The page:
Hi I am looking for some patterns or other advice on building a transparent "CRUD cache" with redis, or said another way, a relational or no-sql backed redis cache. It would need to support both single objects as well as data sets (time series of metrics)
The easiest way is to use the CacheResponse Attribute to configure caching for your Services based on how long you want to be able to cache for. If you register Redis as your ICacheClient the cache is automatically saved in Redis based on the relative url and modifiers for each request.
But if you want to cache by key, there's no real magic bullet - you need to come up with a cache key naming strategy that you can save your Web Services response under that you also need to be able to clear. TechStacks originally used this approach where we had a central
ContentCache class that had all the cache keys our Services used but we've since converted it to use the much less invasive
[CacheResponse] attribute in this commit which shows the differences between the old and new caching strategy. If you're going to go with the individual cache key approach then you're going to find it tough to know which Data Sets to invalidate when an individual item changes, in these cases we basically invalidated all data sets.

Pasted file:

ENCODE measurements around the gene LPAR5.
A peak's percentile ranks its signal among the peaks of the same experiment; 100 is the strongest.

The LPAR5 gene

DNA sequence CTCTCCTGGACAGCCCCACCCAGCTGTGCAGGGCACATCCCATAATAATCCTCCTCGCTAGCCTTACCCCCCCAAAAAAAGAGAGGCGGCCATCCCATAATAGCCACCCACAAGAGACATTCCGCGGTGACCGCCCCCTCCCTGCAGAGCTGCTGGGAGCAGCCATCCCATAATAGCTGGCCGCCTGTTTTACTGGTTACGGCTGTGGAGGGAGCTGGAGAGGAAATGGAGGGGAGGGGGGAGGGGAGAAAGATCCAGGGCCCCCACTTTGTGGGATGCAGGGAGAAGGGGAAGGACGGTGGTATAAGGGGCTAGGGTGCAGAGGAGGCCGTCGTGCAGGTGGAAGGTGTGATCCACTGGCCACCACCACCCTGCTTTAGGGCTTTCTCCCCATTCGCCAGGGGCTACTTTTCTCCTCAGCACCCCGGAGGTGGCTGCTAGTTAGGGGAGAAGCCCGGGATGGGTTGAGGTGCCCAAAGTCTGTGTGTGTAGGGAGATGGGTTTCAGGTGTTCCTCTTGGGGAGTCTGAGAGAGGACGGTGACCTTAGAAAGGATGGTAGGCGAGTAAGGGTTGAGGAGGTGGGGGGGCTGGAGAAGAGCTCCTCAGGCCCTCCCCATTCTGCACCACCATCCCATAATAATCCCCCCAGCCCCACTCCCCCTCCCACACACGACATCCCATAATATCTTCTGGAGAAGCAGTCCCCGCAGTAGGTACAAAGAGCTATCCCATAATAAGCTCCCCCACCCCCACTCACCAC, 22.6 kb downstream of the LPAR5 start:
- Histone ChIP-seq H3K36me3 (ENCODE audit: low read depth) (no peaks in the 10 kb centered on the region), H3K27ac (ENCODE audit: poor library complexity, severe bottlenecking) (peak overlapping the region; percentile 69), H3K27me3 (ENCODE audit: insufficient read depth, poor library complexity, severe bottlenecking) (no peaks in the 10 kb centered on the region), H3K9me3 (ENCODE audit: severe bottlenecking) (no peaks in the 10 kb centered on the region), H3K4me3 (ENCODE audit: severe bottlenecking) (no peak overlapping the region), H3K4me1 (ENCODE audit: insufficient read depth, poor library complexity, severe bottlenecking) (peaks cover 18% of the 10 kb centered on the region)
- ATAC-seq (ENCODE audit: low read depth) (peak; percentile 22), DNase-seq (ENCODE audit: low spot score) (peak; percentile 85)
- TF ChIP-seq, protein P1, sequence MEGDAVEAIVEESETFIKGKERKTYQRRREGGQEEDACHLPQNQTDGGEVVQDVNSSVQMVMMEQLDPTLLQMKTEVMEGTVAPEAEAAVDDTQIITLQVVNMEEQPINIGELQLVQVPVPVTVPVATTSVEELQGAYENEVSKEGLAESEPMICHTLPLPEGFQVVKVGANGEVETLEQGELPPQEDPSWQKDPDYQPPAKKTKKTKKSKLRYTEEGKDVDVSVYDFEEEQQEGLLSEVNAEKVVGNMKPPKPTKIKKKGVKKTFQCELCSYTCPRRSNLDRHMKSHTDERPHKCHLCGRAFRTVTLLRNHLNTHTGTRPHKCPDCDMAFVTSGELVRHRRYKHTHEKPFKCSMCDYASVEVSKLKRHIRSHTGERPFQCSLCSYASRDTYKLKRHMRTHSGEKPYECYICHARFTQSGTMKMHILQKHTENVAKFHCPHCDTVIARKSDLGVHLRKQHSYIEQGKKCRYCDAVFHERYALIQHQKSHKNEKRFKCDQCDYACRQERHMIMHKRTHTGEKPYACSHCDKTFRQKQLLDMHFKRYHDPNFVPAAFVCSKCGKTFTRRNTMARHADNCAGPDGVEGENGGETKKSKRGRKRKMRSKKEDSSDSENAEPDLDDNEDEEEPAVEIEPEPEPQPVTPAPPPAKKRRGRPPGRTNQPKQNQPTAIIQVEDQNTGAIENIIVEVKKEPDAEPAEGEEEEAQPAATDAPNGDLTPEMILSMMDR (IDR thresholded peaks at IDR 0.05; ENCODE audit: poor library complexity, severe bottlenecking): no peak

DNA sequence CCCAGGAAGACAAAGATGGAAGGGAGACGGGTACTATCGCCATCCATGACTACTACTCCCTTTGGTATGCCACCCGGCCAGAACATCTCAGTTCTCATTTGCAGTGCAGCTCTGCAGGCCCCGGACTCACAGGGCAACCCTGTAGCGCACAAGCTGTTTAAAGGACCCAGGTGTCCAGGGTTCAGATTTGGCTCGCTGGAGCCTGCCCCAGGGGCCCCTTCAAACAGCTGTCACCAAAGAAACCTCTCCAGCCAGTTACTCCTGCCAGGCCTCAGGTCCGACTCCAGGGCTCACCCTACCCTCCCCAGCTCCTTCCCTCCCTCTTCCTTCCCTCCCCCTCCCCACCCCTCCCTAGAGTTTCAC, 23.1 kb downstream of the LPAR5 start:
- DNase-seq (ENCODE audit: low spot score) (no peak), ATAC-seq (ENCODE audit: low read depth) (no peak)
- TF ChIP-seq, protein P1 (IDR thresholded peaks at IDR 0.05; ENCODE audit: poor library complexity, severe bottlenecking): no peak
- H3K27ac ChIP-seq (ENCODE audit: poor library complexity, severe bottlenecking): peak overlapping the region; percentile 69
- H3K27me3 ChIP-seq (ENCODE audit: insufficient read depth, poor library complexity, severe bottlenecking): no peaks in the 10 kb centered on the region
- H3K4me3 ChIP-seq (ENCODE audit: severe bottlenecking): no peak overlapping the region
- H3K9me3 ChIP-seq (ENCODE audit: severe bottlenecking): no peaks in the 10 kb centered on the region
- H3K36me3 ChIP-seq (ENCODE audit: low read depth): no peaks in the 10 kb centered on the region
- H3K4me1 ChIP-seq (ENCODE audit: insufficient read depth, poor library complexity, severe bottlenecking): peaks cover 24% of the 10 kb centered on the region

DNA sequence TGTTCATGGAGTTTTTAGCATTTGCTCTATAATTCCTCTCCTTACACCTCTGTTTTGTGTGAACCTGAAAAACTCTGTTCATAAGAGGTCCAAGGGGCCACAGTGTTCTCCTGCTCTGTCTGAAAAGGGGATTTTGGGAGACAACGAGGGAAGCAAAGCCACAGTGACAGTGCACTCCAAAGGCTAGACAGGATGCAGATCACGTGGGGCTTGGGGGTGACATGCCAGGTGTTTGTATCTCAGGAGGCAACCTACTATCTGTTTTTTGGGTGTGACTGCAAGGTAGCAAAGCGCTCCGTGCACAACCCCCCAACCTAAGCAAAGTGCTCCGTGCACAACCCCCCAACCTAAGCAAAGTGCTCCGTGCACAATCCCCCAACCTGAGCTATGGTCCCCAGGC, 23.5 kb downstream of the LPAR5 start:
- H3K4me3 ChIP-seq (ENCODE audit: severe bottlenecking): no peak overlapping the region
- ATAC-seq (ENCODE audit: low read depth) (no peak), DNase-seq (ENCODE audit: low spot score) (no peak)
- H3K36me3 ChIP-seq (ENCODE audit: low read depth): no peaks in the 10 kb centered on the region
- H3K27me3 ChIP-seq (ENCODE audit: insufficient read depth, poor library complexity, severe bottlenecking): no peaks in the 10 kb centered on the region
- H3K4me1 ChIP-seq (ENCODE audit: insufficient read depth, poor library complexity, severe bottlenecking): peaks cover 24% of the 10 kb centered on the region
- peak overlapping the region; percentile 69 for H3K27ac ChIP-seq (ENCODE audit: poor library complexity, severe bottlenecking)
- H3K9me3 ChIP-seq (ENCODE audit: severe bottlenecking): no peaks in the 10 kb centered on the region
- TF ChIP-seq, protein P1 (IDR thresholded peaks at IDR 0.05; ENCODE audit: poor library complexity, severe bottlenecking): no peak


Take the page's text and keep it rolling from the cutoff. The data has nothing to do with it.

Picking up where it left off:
But if it's possible I'd recommend going with time-based caching that way caches are periodically invalidated which requires significantly less effort to maintain.
So was looking for something perhaps underneath the service layer. So for example, if we have a set of data for a user, say recent purchases, we want to hook an authorization call and pre-cache that data for them, but the service to get the data has not been called yet. When the getRecentPurchases service is called, we'd want to basically have it call the CRUD layer, and the CRUD layer be able to read and write through cache. I realize this isn't servicestack specific.
I've done this pattern just using dictionaries but its not distributed, hence the question about redis.
As far as invalidating.. we avoid that problem by not having joins (basically, if you want children, go get them yourself). The time based tip is a good one, thanks, -- although I don't think we would normally be operating without cache pressure anyway.